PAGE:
Re: comments on the polyglot spec

Daniel Glazman writes:

> Le 19/05/10 10:56, Henri Sivonen a écrit :
> > String that look like processing instructions (including<?php ... ?>
> > ) are non-conforming in text/html and don't cause PI DOM nodes to be
> > created in text/html. Thus, the polyglot guide would have wrong if
> > it didn't say that PIs don't belong in the polyglot subset.
> >
> > As for<?php ... ?>  being bogus in text/html in the first place, the
> > HTML5 spec deals with what travels over the public network, so
> > server-side pre-processor syntaxes are out of scope. Thus editing
> > environments that want to preserve pre-processor syntax can't even
> > follow the HTML5 spec proper when it comes to that syntax.
> Henri... Nobody's editing html with php inside through a http pipe.
> It's local storage

Quite. So that's out of jurisdiction of any HTML spec. What matters --
so far as an HTML spec is concerned -- is that the output of processing
the PHP yields valid HTML. Any server-side processing is permitted. (The
HTML5 spec may say that it isn't valid to serve some unprocessed PHP
over the web while claiming it is HTML, but since nobody wishes to do
that, it isn't relevant.)

A PHP source file doesn't need to be valid HTML.

The same applies to files subject to any kind of server-side processing,
such as Smarty, C#, Apache server-side includes, or Perl's Template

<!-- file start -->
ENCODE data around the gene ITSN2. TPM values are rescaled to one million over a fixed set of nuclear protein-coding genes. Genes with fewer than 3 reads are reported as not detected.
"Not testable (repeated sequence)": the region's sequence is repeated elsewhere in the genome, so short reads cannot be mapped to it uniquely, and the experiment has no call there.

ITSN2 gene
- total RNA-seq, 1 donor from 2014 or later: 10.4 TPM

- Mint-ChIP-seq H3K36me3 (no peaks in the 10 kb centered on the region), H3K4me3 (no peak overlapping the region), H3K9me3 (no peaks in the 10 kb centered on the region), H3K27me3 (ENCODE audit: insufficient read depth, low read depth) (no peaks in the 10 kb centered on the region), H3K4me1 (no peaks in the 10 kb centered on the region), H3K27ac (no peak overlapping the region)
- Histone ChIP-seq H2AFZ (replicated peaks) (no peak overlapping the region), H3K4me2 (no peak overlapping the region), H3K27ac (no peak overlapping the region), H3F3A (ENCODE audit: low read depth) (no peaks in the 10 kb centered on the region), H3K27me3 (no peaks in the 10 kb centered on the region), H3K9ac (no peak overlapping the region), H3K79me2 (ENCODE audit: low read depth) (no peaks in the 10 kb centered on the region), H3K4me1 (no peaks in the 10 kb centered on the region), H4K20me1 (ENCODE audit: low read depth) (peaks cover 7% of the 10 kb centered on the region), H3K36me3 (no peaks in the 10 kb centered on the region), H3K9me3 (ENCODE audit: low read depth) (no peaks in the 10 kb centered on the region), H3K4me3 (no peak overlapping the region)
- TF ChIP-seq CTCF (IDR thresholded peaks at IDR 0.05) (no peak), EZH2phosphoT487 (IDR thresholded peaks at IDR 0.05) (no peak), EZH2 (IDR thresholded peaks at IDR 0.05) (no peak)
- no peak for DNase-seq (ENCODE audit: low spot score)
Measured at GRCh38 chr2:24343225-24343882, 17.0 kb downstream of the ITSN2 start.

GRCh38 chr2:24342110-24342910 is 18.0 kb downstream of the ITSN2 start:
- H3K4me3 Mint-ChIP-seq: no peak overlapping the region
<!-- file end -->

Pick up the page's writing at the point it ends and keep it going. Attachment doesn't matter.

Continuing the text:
Toolkit (which permits defining custom delimiters to denote templated
regions). It doesn't make sense to parse any of these as though they
were 'just' HTML.

For each of them you could specify a syntax which is 'on top' of HTML5,
permitting everything that HTML5 permits plus the special syntax of that
server-side language. Then an edtior would be creating documents to that
spec, not HTML5 itself. HTML5's 'other applicable specfications'
extension point would apply.

(However, such a syntax would be a subset of what is generally permitted
by most server-side languages, many of which operate on source text
rather than the Dom. For example, it is valid PHP to have a tag opened
by something like <?='<h1>'?> and closed by </h1>; processing that with
PHP will correctly result in balanced <h1> ... </h1> tags being sent to
the browser. But trying to read the raw PHP into a Dom will encounter
only the closing </h1>.

So it may be that actually defining server-side languages on top of
HTML5 is not permissive enough to be useful.)

> From a web author's perpective, the fact that a html instance
> containing a php PI won't be editable as a polyglot document is a
> severe limiting factor to the usefulness of polyglot documents.

Why would that be a limit? It could be edited just fine as 'a polyglot
document with PHP tags' or similar -- in what way would it inconvenience
a web author that such a file is not valid for serving raw to browsers?

And why do web authors need PHP special-casing -- what about all the
other server-side languages that web authors use, with syntaxes that
don't resemble PIs?



Received on Wednesday, 19 May 2010 09:48:07 UTC